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The Photographic Information Record and Your Prints

DP3 Newsletter

The Image Permanence Institute‘s latest edition of DP3 Newsletter features a very interesting article discussing the need for recording information about photographic prints to facilitate proper conservation of the images in future. The standardized format is called the Photographic Information  Record (PIR) and is currently in use by major institutions across the world. “Information collected id_screenshotincludes such items as creator, process, ownership, exhibition and conservation histories, etc. The PIR is applicable to any photographic image, whether created using a 19th century technology such as albumen or 21st century technology such as inkjet.” Read the entire article and download your PDF of the PIR. Check out information on the DP3 Project online ID tool. The Print Comparison Tool allows us to compare how an image might look on printed on and inkjet printer on Fine Art paper versus other types of papers or technology types such as offset lithographic for instance. It’s a fascinating view into how different technologies might represent the image differently.

You’re sure to want to sign up for this very interesting and informative newsletter. Visit the Image Permanence Institute website at www.imagepermanenceinstitute.org. And visit the Digital Print Preservation Portal at www.dp3project.org. Learn more about how to conserve, identify, and catalogue your digital prints so they will be available for generations.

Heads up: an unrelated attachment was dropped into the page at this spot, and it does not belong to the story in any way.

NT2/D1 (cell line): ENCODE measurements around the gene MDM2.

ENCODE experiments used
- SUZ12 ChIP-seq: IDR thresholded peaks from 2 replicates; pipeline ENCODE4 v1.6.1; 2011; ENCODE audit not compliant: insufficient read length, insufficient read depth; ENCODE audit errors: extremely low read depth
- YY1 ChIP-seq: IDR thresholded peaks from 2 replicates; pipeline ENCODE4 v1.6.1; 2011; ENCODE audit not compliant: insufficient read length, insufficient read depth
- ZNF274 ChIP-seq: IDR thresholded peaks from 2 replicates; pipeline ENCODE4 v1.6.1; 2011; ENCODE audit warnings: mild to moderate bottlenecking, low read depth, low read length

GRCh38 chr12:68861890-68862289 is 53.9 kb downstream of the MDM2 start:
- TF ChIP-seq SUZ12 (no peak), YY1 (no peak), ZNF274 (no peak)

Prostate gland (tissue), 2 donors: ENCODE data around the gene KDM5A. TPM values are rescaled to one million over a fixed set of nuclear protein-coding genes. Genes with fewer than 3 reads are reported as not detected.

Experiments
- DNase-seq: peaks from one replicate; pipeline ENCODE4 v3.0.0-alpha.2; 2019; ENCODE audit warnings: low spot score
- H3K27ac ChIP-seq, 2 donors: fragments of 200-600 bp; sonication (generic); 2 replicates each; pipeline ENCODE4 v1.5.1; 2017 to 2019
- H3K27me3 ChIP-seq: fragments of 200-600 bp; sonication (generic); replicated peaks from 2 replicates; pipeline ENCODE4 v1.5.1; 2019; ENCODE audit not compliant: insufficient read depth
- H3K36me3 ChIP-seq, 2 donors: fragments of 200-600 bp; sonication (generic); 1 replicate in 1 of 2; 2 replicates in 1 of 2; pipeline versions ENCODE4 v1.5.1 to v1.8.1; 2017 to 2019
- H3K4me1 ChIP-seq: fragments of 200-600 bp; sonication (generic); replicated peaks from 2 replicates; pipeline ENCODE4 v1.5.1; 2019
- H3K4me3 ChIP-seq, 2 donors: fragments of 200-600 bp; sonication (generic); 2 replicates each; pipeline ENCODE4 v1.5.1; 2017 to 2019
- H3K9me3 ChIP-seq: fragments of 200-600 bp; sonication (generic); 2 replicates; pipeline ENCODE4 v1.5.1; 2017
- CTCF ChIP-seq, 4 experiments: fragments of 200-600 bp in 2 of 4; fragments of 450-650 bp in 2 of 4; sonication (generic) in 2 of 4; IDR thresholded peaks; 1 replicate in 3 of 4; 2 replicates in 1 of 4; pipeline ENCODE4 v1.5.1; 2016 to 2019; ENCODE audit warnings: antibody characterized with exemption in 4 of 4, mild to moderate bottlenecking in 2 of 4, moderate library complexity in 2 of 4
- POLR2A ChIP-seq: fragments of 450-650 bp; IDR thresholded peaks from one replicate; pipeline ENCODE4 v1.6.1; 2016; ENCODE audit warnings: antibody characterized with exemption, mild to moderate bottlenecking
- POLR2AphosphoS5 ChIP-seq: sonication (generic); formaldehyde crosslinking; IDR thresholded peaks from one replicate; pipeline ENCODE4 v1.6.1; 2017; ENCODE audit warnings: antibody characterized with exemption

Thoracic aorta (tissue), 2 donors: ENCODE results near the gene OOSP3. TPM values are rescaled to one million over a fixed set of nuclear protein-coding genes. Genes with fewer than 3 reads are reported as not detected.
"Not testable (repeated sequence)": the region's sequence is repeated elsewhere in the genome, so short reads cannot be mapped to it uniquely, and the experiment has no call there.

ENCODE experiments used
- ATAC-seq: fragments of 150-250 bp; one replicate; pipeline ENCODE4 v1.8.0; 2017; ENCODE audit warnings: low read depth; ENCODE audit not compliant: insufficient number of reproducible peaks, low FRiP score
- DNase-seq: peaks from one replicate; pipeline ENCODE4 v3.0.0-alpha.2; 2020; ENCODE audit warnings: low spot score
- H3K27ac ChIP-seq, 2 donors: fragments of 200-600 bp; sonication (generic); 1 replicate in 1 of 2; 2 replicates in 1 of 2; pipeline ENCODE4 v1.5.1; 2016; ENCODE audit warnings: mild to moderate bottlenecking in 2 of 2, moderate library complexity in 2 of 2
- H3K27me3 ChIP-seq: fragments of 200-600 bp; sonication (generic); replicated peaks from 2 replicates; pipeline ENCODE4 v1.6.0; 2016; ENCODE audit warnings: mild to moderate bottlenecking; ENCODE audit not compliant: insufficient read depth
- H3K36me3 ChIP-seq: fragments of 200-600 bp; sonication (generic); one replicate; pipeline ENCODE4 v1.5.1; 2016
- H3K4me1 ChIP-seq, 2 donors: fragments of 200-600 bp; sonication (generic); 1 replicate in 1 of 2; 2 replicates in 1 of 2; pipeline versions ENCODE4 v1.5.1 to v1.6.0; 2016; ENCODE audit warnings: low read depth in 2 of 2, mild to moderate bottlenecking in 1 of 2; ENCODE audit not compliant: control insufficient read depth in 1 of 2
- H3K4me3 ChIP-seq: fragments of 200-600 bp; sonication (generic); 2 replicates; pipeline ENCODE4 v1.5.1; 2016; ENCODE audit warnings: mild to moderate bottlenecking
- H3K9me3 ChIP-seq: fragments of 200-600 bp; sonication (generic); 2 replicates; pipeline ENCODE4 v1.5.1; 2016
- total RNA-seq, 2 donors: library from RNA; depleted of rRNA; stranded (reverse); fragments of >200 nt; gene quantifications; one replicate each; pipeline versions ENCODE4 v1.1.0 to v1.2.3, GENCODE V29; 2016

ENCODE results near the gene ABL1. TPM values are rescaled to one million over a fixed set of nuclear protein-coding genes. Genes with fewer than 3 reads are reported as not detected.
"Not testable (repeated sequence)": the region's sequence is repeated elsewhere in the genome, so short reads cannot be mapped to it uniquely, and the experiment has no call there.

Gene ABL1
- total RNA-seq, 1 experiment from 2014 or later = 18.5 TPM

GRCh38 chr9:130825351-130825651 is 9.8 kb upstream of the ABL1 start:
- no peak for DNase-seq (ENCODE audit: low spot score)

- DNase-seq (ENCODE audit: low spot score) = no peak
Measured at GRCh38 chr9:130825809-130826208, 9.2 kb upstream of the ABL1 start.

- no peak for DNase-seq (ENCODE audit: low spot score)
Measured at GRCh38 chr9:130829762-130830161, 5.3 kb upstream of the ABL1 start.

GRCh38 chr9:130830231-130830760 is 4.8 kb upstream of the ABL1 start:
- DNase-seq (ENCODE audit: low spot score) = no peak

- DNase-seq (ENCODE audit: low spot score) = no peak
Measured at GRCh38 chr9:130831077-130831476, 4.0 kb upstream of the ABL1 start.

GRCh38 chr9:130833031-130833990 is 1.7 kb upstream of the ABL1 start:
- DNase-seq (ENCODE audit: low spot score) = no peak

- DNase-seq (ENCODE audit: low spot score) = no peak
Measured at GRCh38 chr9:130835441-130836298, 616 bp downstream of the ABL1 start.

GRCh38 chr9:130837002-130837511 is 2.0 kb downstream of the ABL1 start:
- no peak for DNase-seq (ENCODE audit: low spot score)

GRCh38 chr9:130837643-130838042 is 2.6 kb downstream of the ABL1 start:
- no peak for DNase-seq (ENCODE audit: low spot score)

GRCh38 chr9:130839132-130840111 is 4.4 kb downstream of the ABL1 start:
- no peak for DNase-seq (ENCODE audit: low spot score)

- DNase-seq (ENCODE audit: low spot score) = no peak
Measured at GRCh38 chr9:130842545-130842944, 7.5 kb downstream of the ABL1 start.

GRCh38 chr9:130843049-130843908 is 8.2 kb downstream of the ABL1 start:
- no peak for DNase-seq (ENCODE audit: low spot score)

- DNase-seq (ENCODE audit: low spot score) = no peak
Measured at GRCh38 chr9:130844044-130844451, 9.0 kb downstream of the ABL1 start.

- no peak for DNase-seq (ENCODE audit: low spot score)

Learn more about image permanence for ILFORD GALERIE papers at Wilhelm Imaging Research. With over 130 years of experience in bringing the highest quality photographic imaging products to the market, ILFORD is uniquely qualified to provide you with superior quality and permanence.

ILFORD and Image Permanence

How long a photo will last is a constant topic of consideration. This obsession with image permanence is born, not in small part, from photography’s relative youth as a method of preserving glimpses into human history. Whether the photograph is of our grandmother in a family album, photo of a soldier gone off to war,  or a street scene shot from the camera of one of the founders of photography, we are fascinated by the frozen split seconds that are captured in a photograph. They literally allow us to time travel back in time to see how a place or a person appeared in a time very long ago.

One very important international body concerned with the permanence of all sorts of media is the Image Permanence Institute, a part of Rochester Institute of Technology’s College of Imaging Technology. (more…)